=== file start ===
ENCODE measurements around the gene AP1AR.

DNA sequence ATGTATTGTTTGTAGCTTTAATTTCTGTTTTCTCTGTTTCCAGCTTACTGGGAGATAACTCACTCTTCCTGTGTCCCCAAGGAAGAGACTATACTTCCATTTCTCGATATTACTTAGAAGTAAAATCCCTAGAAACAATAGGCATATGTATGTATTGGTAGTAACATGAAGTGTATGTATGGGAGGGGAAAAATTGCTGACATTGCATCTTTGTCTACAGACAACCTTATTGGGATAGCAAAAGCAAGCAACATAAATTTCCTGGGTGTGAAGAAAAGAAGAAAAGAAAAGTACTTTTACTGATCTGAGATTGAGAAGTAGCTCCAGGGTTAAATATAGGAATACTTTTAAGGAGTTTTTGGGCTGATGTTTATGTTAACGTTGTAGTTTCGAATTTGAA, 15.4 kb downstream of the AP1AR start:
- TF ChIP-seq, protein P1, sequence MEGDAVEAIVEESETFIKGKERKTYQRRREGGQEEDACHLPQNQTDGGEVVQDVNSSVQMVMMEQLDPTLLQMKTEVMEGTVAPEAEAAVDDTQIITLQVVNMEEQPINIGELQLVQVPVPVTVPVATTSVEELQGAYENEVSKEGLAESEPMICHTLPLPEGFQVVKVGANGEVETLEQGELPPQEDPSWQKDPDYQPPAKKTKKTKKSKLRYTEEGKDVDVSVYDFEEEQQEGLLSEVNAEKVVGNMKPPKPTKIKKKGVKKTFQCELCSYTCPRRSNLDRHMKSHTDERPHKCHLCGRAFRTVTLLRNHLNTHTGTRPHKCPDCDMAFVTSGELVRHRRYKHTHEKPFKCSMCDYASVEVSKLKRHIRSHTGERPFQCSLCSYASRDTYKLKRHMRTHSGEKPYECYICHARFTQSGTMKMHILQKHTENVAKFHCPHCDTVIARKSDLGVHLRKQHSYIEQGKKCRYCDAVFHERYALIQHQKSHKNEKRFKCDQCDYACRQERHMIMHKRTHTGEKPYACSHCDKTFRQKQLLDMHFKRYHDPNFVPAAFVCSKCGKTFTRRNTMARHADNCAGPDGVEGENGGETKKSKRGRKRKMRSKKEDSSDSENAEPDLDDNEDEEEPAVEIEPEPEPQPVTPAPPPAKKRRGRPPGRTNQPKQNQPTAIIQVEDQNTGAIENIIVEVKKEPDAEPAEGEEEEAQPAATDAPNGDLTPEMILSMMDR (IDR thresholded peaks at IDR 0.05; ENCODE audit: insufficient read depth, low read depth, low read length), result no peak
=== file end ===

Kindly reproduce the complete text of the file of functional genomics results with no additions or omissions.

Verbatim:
ENCODE measurements around the gene AP1AR.

DNA sequence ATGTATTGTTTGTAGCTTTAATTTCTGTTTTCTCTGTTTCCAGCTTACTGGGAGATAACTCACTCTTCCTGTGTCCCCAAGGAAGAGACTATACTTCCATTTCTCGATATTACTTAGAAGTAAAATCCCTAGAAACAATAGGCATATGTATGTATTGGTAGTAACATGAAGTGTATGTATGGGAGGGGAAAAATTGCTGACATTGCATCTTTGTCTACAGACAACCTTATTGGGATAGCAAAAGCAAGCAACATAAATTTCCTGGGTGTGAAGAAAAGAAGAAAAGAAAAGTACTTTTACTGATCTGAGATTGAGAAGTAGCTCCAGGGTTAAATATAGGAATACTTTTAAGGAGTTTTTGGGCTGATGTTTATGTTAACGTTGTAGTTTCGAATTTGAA, 15.4 kb downstream of the AP1AR start:
- TF ChIP-seq, protein P1, sequence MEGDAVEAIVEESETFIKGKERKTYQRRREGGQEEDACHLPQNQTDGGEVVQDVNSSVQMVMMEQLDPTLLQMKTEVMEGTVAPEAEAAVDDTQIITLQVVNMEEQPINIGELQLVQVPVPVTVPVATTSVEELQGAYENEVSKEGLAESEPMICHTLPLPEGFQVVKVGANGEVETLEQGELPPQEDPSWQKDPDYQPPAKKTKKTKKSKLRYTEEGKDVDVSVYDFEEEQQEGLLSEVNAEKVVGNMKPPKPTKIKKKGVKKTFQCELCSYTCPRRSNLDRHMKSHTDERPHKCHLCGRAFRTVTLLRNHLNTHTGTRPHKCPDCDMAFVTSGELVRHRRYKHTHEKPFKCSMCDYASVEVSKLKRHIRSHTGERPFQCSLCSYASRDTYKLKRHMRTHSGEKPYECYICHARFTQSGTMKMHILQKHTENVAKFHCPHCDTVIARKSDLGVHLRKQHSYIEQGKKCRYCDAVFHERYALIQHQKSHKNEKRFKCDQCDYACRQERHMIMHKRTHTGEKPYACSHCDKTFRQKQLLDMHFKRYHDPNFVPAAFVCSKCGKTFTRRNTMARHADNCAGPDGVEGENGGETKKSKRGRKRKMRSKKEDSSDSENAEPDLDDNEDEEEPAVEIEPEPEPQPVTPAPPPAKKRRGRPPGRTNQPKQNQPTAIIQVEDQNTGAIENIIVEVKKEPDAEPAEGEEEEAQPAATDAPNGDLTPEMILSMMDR (IDR thresholded peaks at IDR 0.05; ENCODE audit: insufficient read depth, low read depth, low read length), result no peak